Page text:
Sociological Theoretical Frameworks

  • Created by: Em
  • Created on: 28-05-16 05:21

Functionalism (Functionalist Perspective)

  • The view that each aspect of society is interdependent and contributes to society's functioning as a whole
  • Functionalism is a macro level study of society
  • Functionalists defend and justify the status quo
  • In an ideal society different parts of society produce order, stability and productivity 
  • If all doesn't go well, the parts of society then adapt to make a new order, stability and productiity
  • Functionalists belive society is held together by social consensus (members of society agree and work together to achieve what is best for society as a whole)
  • According to functionalists social consensus/cohesian can take one of two forms: 
    • Mechanical solidarity
    • Organic solidarity 
  • Functionalism has been criticised for ignoring the negative functions of an event and not encouraging people to take an active role in changing their environment
  • Functionalism also sees active social change as undesirable because parts of society will compensate for any problems that arise
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The Conflict Perspective

  • Conflict perspective is a macro level view of society 
  • Unlike other perspectives, conflict perspective focuses on the negative, conflicted, ever-changing nature of society
  • Conflict theorists:
    • Challenge the status quo (unlike functionalists)
    • Enourage social change (even when it means social revolution)
    • Believe that rich and powerful people force social order on the poor and weak
  • Today conflict theorists find social conflict between any group where the potential for inequality exists (racial, gender, political, religious, economic etc)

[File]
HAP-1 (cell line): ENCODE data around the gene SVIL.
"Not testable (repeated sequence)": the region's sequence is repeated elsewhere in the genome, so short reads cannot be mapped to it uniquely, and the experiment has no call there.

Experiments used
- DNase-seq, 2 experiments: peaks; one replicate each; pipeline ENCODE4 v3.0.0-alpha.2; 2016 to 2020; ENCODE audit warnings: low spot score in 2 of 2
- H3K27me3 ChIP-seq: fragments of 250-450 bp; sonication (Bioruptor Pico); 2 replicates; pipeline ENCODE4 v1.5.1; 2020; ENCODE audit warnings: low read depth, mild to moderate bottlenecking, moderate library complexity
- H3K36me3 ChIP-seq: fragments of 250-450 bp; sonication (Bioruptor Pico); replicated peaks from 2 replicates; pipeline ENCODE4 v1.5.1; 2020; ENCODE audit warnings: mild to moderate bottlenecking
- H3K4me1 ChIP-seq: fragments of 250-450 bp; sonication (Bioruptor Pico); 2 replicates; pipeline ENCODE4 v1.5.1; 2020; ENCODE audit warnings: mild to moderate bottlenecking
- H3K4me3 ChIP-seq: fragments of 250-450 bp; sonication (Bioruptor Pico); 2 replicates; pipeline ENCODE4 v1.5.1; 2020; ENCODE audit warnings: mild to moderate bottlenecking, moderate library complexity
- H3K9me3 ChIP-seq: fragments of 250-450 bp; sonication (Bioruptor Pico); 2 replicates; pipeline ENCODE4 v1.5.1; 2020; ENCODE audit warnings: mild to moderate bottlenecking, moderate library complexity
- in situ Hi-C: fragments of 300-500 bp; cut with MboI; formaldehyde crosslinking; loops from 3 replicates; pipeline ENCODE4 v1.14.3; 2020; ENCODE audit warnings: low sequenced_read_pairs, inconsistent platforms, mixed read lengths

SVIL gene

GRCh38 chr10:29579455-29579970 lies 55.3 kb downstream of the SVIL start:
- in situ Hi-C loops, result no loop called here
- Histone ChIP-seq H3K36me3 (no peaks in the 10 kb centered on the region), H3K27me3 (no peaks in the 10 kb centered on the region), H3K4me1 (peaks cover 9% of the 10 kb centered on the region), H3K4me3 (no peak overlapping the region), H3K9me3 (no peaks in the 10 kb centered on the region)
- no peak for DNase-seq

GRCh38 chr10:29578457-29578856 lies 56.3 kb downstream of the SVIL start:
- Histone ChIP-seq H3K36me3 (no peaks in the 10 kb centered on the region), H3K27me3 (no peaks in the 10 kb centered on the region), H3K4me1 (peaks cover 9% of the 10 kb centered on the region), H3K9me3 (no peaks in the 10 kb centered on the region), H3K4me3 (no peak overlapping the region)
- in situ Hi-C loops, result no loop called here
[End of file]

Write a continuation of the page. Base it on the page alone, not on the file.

• Conflict theorists note that unequal groups usually have conflicting values/agendas causing them to compete with each other
  • Criticisms of the conflict theorists include being too negative 
  • Another criticism of conflict theory is that the theory tends to think of positive aspects of society (e.g. humanitarian efforts, altruism, democracy, civil rights etc.) as capitalistic designs to control the masses 
  • Conflict theorists don't see these positive aspects of society as pure interests in preserving society and social order
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Symbolic Interactionism (Symbolic Interactionist)

  • Symbolic interactionism is a micro level study of society 
  • Symbolic interactionists consider the symbols and details of everyday life, what they mean and how people interact with each other 
  • According to this theory, people attach meanings to symbols and act according to their subjective interpretation of these symbols
  • Conversation is an example of symbols (words in the conversation require intention and interpretation) between individuals who constantly interpret the world around them
  • Anything can be seen as a symbol as long as it refers to something beyond itself (for example how music notes aren't just marks, they're organised to make musical sense)
  • Symbolic interactionists give serious thought to how people act, they then determine what meanings people assign to their own symbols/actions and the symbols/actions of others
  • Critics of this theory think it neglects the macro level of social interpretation, thus symbolic interactionists may miss the larger issues of a society 
  • Another criticism is that the theory leaves out the influences of social forces and insitutions on an individual's interactions 
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